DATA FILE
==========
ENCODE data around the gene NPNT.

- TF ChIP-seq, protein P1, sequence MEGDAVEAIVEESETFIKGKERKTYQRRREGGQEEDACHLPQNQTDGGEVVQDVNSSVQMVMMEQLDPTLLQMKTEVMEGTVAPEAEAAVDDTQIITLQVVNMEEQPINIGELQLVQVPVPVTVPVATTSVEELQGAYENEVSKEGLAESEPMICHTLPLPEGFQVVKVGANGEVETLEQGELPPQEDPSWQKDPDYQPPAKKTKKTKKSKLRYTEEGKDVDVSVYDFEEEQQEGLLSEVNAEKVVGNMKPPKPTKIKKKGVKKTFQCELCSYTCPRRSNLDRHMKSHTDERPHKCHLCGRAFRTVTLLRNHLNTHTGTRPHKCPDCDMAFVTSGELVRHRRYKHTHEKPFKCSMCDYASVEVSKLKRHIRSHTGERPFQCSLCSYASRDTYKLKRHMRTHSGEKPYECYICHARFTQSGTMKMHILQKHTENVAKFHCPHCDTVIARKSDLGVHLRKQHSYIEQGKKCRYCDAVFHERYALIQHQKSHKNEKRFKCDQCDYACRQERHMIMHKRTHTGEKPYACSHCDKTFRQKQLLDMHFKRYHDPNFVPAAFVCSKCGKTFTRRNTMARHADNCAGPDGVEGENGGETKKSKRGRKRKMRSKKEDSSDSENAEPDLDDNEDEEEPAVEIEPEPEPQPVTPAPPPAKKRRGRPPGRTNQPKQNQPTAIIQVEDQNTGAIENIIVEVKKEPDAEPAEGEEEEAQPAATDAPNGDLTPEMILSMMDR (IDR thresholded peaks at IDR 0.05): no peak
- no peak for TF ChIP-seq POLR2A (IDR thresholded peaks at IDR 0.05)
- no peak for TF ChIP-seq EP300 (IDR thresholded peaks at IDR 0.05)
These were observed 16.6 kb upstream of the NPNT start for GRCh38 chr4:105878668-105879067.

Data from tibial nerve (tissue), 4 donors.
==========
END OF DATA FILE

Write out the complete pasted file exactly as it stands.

ENCODE data around the gene NPNT.

- TF ChIP-seq, protein P1, sequence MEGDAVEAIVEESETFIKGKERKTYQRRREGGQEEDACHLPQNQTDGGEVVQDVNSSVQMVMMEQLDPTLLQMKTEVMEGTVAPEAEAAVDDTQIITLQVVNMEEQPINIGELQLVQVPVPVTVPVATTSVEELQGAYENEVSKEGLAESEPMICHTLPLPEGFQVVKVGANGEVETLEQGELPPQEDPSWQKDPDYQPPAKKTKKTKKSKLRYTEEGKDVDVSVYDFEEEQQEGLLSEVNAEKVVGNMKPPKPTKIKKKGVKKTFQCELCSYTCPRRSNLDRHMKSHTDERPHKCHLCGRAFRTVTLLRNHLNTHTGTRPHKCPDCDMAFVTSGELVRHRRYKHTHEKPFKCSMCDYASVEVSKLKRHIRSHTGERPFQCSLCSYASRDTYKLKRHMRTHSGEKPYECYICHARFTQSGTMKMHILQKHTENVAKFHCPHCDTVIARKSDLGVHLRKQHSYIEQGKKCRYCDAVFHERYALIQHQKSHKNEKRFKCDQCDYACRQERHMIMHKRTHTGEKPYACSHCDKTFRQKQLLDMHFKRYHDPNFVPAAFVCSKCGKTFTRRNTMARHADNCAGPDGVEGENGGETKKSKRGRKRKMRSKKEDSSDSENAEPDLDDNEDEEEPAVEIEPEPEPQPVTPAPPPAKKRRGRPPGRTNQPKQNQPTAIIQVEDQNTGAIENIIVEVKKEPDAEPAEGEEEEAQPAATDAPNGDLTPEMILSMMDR (IDR thresholded peaks at IDR 0.05): no peak
- no peak for TF ChIP-seq POLR2A (IDR thresholded peaks at IDR 0.05)
- no peak for TF ChIP-seq EP300 (IDR thresholded peaks at IDR 0.05)
These were observed 16.6 kb upstream of the NPNT start for GRCh38 chr4:105878668-105879067.

Data from tibial nerve (tissue), 4 donors.